Geoff Vanden Heuvel
Director of Regulatory and Economic Affairs
It’s always a bit tricky as a dairyman trying to figure out how to manage risk – particularly on the milk income side. The current market situation is unique. We have seen a rapid rise in feed costs and operating costs. Milk prices have finally responded and risen to levels unseen in the past. How long will these milk prices stay high? The futures prices are projecting a decline in prices later in the year. Our experience tells us that eventually they will come down, unless of course the dairy paradigm has permanently shifted.
USDA extended the signup period for the Dairy Margin Coverage (DMC) program by one week and I strongly recommend that every dairy sign up for the full 5 million pounds of $9.50 coverage at your local FSA office. The DMC mechanism has been continually sweetened in producers’ favor by USDA over the past couple of years. It is now, by far, the most generous dairy safety net program ever created for producers. The problem is 5 million pounds is the limit and that covers the production from about 250 cows. So, the question is what to do about the rest of your milk?
The market situation is full of factors to consider. Typically, once milk production becomes profitable, milk production increases to meet demand. To increase production, we need feed and animals. Feed is very expensive and the growth of beef from dairy animals may have a significant impact on how many dairy heifers might be available. Labor is an issue in most major dairy areas of the country. Many milk handlers have activated production limits on their producers. Long-term environmental challenges and costs create a significant risk profile to new or expanded dairy construction. Meanwhile, milk production in Europe is flat as is production in New Zealand and Australia. Maybe this milk price runup will last longer than we expect. But maybe not.
I sell Dairy Revenue Protection (DRP) crop insurance and get to talk to producers about their thinking on a regular basis. What DRP does is provide a revenue guarantee based on a floor price that is directly tied to daily closing prices for milk futures. Right now, a producer can purchase revenue coverage for Quarter 2 of 2022 (April, May and June) and Quarter 3 (July, August and September) and Quarter 4 (October, November and December). Coverage for Quarter 1 of 2023 and Quarter 2 of 2023 are also available.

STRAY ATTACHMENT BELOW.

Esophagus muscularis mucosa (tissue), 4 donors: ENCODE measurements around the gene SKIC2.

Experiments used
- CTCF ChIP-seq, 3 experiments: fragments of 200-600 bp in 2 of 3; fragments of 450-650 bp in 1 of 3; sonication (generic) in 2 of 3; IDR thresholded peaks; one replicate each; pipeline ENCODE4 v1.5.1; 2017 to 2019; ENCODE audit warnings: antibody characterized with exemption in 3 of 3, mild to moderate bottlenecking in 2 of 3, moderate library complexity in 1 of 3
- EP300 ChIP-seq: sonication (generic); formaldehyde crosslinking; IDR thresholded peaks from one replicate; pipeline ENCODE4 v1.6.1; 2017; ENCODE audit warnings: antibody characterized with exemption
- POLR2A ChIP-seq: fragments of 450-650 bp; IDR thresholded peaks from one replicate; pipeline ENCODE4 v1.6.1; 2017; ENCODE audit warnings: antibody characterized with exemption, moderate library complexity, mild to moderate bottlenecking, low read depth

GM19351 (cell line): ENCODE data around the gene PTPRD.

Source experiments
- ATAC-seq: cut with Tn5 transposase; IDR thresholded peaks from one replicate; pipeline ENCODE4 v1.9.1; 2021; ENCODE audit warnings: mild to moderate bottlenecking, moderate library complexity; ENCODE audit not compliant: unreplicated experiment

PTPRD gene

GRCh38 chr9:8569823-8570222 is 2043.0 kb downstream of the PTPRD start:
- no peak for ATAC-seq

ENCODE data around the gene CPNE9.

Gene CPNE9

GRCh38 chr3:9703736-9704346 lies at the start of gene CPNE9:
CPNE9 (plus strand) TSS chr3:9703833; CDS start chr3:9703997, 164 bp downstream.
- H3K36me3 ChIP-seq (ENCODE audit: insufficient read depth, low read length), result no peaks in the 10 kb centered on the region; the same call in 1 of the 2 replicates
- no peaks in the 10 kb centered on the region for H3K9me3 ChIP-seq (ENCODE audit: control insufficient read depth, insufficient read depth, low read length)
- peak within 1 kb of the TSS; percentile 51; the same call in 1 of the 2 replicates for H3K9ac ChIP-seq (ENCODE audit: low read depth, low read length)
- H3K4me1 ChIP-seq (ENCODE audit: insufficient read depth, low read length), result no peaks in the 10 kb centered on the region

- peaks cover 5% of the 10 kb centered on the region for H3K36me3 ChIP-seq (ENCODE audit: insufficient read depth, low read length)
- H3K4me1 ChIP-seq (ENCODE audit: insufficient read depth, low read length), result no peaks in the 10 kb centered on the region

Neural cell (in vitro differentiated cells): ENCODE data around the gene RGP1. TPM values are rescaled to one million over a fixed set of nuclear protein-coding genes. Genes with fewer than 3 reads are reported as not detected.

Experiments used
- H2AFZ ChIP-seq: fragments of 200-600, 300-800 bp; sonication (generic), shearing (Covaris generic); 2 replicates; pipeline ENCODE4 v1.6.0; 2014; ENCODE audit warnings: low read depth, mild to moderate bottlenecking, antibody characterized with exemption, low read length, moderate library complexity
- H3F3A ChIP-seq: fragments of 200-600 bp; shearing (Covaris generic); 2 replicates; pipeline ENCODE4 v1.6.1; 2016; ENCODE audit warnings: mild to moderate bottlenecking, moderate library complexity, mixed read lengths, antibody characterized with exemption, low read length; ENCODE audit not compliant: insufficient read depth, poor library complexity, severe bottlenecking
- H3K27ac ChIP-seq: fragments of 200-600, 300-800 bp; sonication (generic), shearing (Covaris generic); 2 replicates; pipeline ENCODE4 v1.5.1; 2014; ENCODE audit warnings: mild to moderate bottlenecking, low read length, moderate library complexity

The floor prices are historically high for these future quarters, but so are the premiums. The way this program works is a producer purchases coverage for a fix volume of milk that will be produced in a future quarter of time. The floor price establishes the minimum revenue that will be obtained for this volume of milk. If the actual price of milk in that future quarter generates less revenue than the revenue guaranteed by the policy, the insurance company pays the difference.
The DRP program has a lot of flexibility. The highest floor prices that can be obtained are based on a floor price that is 95% of the closing futures price in force for each day. For example, a $20 Class III futures price would dictate an available floor price for purchase of $19 per cwt. ($20 x 95%=$19). 95% is the level at which most DRP purchases have been made until recently. The DRP program also offers revenue guarantees at the 90% level and the 85% level for much lower premiums.
Some producers I am talking to are looking at these options as a lower cost way to put in a revenue floor. Another idea that is being considered by some folks is to buy DRP coverage and then sell calls in the futures market to earn money to help offset the cost of the DRP premiums. This type of move puts a floor under your price, but also a ceiling. Selling calls must be done through a licensed broker and does require money up front and an exposure to margin calls if futures prices move higher. There are some cooperatives who offer the opportunity to sell calls and the program takes the risk of the margin calls. If you are interested in this approach you can check with your cooperative to see if they have a program.
The bottom line is the dairy industry is in uncharted waters. There are many different options and opinions about what might happen and what can be done to prepare. In the three years I have been talking to producers about DRP I have discovered that there are as many opinions as there are dairymen. Everyone has a different perspective, and no one is right all the time. Other than signing up for the full 5 million pounds of coverage in the DMC, the path each individual producer takes will be different. It has been a wild ride for a while now and it seems that uncertainty and risk will be the reality for some time to come.